Published online Feb 8, 2017. doi: 10.5409/wjcp.v6.i1.89
Peer-review started: June 6, 2016
First decision: July 25, 2016
Revised: November 17, 2016
Accepted: December 27, 2016
Article in press: December 28, 2016
Published online: February 8, 2017
To determine whether recent evidence-based United States policies on male circumcision (MC) apply to comparable Anglophone countries, Australia and New Zealand.
Articles in 2005 through 2015 were retrieved from PubMed using the keyword “circumcision” together with 36 relevant subtopics. A further PubMed search was performed for articles published in 2016. Searches of the EMBASE and Cochrane databases did not yield additional citable articles. Articles were assessed for quality and those rated 2+ and above according to the Scottish Intercollegiate Grading System were studied further. The most relevant and representative of the topic were included. Bibliographies were examined to retrieve further key references. Randomized controlled trials, recent high quality systematic reviews or meta-analyses (level 1++ or 1+ evidence) were prioritized for inclusion. A risk-benefit analysis of articles rated for quality was performed. For efficiency and reliability, recent randomized controlled trials, meta-analyses, high quality systematic reviews and large well-designed studies were used if available. Internet searches were conducted for other relevant information, including policies and Australian data on claims under Medicare for MC.
Evidence-based policy statements by the American Academy of Pediatrics (AAP) and the Centers for Disease Control and Prevention (CDC) support infant and later age male circumcision (MC) as a desirable public health measure. Our systematic review of relevant literature over the past decade yielded 140 journal articles that met our inclusion criteria. Together, these showed that early infant MC confers immediate and lifelong benefits by protecting against urinary tract infections having potential adverse long-term renal effects, phimosis that causes difficult and painful erections and “ballooning” during urination, inflammatory skin conditions, inferior penile hygiene, candidiasis, various sexually transmissible infections in both sexes, genital ulcers, and penile, prostate and cervical cancer. Our risk-benefit analysis showed that benefits exceeded procedural risks, which are predominantly minor, by up to 200 to 1. We estimated that more than 1 in 2 uncircumcised males will experience an adverse foreskin-related medical condition over their lifetime. Wide-ranging evidence from surveys, physiological measurements, and the anatomical location of penile sensory receptors responsible for sexual sensation strongly and consistently suggested that MC has no detrimental effect on sexual function, sensitivity or pleasure. United States studies showed that early infant MC is cost saving. The evidence supporting early infant MC has further strengthened since the positive AAP and CDC reviews.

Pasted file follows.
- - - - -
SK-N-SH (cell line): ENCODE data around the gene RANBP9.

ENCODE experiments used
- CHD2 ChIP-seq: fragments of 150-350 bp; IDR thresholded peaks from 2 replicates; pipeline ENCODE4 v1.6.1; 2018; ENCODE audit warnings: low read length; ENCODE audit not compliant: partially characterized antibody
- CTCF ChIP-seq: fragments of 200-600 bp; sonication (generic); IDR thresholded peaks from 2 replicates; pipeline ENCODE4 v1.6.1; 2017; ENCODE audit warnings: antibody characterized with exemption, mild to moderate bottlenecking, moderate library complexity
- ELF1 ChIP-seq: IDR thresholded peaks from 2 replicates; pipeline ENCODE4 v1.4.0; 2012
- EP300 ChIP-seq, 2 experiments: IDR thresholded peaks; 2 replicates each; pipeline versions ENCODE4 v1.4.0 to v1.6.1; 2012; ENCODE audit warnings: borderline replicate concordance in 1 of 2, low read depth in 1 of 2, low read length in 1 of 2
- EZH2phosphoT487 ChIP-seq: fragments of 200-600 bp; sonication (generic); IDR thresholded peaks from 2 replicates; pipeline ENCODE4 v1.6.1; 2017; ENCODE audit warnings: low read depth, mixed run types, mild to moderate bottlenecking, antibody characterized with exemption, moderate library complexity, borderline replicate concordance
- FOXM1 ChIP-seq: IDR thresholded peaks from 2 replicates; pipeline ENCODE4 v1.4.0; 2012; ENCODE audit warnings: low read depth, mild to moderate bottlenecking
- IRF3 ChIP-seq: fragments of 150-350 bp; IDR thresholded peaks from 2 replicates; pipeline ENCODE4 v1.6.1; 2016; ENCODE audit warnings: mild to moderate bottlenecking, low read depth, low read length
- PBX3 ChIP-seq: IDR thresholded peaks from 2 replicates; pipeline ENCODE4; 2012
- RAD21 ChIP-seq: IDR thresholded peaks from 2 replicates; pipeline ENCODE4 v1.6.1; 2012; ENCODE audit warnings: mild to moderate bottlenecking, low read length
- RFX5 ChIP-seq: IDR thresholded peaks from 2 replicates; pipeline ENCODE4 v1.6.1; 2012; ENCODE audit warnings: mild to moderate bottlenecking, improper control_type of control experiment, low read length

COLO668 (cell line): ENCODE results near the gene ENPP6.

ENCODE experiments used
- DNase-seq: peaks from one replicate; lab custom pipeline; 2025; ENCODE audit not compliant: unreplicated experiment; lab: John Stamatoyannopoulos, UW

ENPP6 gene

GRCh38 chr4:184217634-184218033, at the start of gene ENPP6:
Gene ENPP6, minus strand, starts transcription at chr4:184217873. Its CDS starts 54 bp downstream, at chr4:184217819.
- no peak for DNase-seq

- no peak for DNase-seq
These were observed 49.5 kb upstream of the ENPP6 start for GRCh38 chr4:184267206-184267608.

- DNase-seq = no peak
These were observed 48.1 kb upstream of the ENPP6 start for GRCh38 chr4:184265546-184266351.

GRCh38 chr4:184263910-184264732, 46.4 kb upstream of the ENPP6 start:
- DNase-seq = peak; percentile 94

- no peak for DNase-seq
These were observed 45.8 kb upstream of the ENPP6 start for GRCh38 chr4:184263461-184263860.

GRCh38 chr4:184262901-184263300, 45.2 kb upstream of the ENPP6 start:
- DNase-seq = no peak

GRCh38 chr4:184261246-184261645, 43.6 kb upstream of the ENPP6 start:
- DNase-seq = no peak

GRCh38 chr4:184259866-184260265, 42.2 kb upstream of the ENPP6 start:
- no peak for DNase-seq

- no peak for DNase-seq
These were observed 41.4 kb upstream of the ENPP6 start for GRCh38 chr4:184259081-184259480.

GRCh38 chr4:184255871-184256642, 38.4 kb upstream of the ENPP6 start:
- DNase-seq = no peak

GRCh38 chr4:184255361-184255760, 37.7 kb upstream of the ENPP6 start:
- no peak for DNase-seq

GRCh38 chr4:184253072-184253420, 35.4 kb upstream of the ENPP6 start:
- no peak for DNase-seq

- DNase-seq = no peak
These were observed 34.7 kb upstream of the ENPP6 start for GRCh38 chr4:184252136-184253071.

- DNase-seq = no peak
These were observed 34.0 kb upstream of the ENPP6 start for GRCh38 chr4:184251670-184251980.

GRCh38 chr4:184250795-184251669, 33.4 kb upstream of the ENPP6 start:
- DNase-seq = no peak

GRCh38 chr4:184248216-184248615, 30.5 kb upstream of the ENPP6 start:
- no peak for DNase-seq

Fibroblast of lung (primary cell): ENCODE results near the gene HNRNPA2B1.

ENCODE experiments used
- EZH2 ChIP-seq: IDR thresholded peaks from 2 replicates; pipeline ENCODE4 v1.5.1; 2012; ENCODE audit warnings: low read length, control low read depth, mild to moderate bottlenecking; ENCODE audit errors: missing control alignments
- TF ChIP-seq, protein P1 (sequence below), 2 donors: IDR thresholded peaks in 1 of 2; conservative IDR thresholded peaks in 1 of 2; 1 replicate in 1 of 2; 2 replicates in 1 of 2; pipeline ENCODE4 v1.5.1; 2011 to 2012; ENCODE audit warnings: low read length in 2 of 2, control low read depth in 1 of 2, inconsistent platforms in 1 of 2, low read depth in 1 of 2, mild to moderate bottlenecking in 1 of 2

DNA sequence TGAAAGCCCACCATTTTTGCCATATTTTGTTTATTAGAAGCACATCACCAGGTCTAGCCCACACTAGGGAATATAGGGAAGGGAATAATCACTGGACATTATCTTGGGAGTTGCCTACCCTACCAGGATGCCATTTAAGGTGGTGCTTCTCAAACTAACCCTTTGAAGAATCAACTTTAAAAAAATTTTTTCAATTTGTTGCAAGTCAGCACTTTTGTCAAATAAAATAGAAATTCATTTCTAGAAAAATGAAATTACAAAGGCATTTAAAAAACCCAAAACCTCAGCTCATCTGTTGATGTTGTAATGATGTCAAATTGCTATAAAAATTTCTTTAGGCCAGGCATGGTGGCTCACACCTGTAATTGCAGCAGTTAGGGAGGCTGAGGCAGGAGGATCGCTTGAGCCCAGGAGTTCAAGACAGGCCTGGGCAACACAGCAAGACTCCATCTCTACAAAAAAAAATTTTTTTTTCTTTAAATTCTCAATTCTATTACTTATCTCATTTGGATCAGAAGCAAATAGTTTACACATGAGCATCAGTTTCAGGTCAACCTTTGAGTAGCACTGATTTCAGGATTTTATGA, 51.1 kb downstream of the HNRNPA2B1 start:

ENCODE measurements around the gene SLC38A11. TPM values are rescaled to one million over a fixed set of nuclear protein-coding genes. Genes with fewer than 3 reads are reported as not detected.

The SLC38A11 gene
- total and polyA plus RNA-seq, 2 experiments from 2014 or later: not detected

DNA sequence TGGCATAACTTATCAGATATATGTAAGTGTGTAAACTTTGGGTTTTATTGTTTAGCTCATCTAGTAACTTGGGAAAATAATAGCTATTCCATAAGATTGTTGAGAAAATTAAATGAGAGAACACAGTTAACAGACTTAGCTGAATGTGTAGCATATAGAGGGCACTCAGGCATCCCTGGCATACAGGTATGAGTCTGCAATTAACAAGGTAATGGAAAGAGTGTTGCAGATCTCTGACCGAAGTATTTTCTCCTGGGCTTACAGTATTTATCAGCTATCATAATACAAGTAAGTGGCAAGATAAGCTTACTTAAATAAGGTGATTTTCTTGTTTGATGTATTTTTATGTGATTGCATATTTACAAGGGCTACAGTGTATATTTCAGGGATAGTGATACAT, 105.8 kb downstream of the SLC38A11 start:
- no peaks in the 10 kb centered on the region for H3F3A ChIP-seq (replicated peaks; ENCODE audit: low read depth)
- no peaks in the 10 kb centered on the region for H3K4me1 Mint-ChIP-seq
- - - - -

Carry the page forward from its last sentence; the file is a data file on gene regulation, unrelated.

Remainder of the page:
Affirmative MC policies are needed in Australia and New Zealand. Routine provision of accurate, unbiased education, and access in public hospitals, will maximize health and financial benefits.
Core tip: Australia and New Zealand should follow the lead of the American Academy of Pediatrics and the United States Centers for Disease Control and Prevention in facilitating education, provider training, patient access and affordability of circumcision of male infants and boys. Our systematic review of the current scientific evidence finds the protection afforded by early infant male circumcision against infections and other adverse medical conditions exceed risks by 200 to 1 and that over their lifetime over 1 in 2 uncircumcised males will suffer an adverse medical condition caused by their foreskin. Strong evidence shows no adverse effect on penile function, sexual sensitivity or pleasure. Circumcision is a desirable public health intervention. It is moreover cost-saving.